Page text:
3

I need to write something roughly like this.

S = a(1) + a(2) + a(3) + a(4) + a(5) + a(6) + a(7) + a(8) + ...
  +        b(2)        + b(4)        + b(6)        + b(8) + ...
  +               c(3)               + c(6)               + ...
  +                      d(4)                      + d(8) + ...
  + ...

S = 

S =

That is several equations aligned at =, I am used to doing this by using align and &=. Different this time is that I want to align the terms by index, i.e. a(4), b(4) and d(4) aligned in the same 'column'.

Do you have a suggestion on how to cleanly achieve such a lay-out?

4

One has to align the operation and relation symbols; also the letters need not have the same width, so in order to get the (n) aligned we need right alignment for those entries.

An array with 19 columns is what you need: the odd columns are right aligned, the even ones are center aligned (for the symbols), but with empty atoms around the item so TeX will provide the correct spacing by itself.

The syntax >{{}}c<{{}} means that the column is center aligned, but each item in the column is preceded by {} and followed by {}. So you get, say, ${}+{}$ which is what's wanted to get the automatic spacing.

The separation between columns is (locally) set to zero, so only those automatic spaces will be inserted.

\documentclass{article}
\usepackage{amsmath}
\usepackage{array}

\begin{document}

\[
\renewcommand*{\arraystretch}{1.5}
\setlength{\arraycolsep}{0pt}
\begin{array}{
 r
 *{9}{ >{{}}c<{{}} r }
}
S &=& a(1) &+& a(2) &+& a(3) &+& a(4) &+& a(5) &+& a(6) &+& a(7) &+& a(8) &+& \dotsb \\
  & &      &+& b(2) & &      &+& b(4) & &      &+& b(6) & &      &+& b(8) &+& \dotsb \\
  & &      & &      &+& c(3) & &      & &      &+& c(6) & &      & &      &+& \dotsb \\
  & &      & &      & &      &+& d(4) & &      & &      & &      &+& d(8) &+& \dotsb \\
S &=& \\
S &=& \\
\end{array}
\]

\end{document}

enter image description here

1
  • Thank you, this was a great help! Jul 1 '21 at 9:20
4

I have to agree with campa: array does require far less typing.

But just for documentation: you can do the same using AMS's alignat environment. (alignat inserts no spaces, so you will have to add spacing yourself)

\documentclass{amsart}
\usepackage{amsmath}
\begin{document}
\begin{alignat*}{10}
S =& a(1) &+& a(2) &+& a(3) &+& a(4) &+& a(5)& +& a(6)& +& a(7) &+& a(8) &+ &\ldots\\
  +&    &&    b(2)  &&      &+& b(4)    &&    &+& b(6)&&        &+& b(8) &+& \ldots \\
  +&    &&      &&     c(3) &&      &&        &+& c(6)               && &&  &+& \dots\\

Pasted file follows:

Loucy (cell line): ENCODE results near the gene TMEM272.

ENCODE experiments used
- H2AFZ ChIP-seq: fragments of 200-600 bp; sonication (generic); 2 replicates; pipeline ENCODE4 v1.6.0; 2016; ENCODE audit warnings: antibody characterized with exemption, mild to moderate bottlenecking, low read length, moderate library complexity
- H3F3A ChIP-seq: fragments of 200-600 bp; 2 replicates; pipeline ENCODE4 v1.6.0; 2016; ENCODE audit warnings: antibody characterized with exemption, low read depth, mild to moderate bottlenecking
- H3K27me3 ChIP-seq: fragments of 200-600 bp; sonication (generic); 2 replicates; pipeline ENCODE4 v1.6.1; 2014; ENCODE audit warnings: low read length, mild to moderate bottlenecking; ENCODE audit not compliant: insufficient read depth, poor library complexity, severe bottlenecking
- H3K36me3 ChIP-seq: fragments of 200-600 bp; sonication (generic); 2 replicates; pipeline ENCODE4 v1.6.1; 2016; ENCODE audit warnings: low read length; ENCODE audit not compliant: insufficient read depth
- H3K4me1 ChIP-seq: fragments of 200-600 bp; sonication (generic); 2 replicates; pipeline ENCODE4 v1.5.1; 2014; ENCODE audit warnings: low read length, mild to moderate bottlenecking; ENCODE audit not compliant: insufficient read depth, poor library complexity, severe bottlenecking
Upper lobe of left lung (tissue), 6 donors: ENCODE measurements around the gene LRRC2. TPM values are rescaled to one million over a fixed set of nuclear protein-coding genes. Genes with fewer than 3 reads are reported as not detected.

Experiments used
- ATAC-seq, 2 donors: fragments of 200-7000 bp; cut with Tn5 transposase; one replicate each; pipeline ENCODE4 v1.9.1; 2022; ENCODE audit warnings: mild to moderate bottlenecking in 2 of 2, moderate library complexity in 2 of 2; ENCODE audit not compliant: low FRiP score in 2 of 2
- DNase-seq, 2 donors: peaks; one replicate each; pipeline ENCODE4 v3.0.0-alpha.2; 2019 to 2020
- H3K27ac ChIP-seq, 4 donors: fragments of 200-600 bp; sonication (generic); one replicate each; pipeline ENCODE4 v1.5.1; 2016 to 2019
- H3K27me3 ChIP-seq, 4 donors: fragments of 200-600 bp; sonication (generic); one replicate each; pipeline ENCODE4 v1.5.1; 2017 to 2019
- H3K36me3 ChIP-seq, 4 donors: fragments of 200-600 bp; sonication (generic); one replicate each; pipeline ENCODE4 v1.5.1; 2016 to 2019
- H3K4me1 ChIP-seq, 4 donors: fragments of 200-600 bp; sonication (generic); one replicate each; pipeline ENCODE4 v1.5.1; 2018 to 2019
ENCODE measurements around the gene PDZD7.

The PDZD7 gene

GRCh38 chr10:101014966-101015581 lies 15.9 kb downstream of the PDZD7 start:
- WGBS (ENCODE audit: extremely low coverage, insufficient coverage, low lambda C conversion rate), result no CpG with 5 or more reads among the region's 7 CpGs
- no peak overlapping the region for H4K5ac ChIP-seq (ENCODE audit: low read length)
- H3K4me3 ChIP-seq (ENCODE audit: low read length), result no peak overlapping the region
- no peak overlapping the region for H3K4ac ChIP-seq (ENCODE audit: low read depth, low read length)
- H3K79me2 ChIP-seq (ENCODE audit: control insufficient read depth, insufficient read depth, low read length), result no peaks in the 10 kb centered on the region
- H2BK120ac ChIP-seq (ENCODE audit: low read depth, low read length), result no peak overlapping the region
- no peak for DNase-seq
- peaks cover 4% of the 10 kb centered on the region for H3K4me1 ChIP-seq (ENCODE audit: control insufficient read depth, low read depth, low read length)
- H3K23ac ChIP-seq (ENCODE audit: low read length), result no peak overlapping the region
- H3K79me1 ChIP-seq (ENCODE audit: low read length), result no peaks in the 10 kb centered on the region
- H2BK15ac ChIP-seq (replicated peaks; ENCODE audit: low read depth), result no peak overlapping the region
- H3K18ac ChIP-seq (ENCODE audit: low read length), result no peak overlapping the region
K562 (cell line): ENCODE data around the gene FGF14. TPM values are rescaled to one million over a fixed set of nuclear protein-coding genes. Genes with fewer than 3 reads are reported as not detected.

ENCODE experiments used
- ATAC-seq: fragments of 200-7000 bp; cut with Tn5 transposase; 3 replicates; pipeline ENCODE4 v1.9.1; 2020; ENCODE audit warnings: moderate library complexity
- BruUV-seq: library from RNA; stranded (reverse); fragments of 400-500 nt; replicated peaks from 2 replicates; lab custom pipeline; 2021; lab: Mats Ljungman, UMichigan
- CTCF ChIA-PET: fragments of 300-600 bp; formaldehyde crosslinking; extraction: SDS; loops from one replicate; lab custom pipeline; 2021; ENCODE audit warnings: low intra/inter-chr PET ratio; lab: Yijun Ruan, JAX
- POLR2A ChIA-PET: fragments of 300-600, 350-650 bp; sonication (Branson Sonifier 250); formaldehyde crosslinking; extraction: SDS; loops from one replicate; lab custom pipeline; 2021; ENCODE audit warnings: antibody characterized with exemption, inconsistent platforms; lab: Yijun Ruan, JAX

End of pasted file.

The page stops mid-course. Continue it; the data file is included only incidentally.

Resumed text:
+&    &&      &&      &&      d(4)    &&  &&  &&              &+& d(8) &+& \dots\\
  +& ...
\end{alignat*}
\end{document}

enter image description here

Edit As pointed out in the comment, the spacing above is rather atrocious. This was mostly due to the need to align the + sign for each row directly underneath the equals sign and NOT with the terms b(2), c(3) etc. (this can also be solved with some phantoms, but seemed more work than it is worth to me).

If one is happy with grouping the operators with the terms and not demand that the + signs line up on the left, then the following is a more natural way (at least to me [and to commenter below]) of typing and formatting the same information:

\begin{alignat*}{10}
S &= a(1) &&+ a(2) &&+ a(3) &&+ a(4) &&+ a(5)&& + a(6)&& + a(7) &&+ a(8) &&+ \ldots\\
  &    && +   b(2)  &&      &&+ b(4)    &&    &&+ b(6)&&        &&+ b(8) && + \ldots \\
  &    &&      &&    + c(3) &&      &&        &&+ c(6)               && &&  &&+ \dots\\
  &    &&      &&      && +     d(4)    &&  &&  &&              && + d(8) && + \dots\\
  & && && && &&+ \ldots
\end{alignat*}

enter image description here

4
  • This looks very clean indeed. Jun 30 '21 at 13:29
  • 2
    This messes up the spacing around the operators. (There re no spaces around the = signs and the spacing around the = is not even symmetric. It can be fixed by using &+ (or &&+ instead) +& or &+&. Jun 30 '21 at 13:37
  • @MarcelKrüger: indeed. One small caveat with &+ however is that in the second-fourth lines one would have to force LaTeX to treat + as binary instead of as unary, since there is no following term based on the way the OP wanted the placement of the + signs. Jun 30 '21 at 15:39
  • (Had OP written the desired output the way as shown in egreg's answer I would've done as you suggested... the above is just me being lazy.) Jun 30 '21 at 15:40

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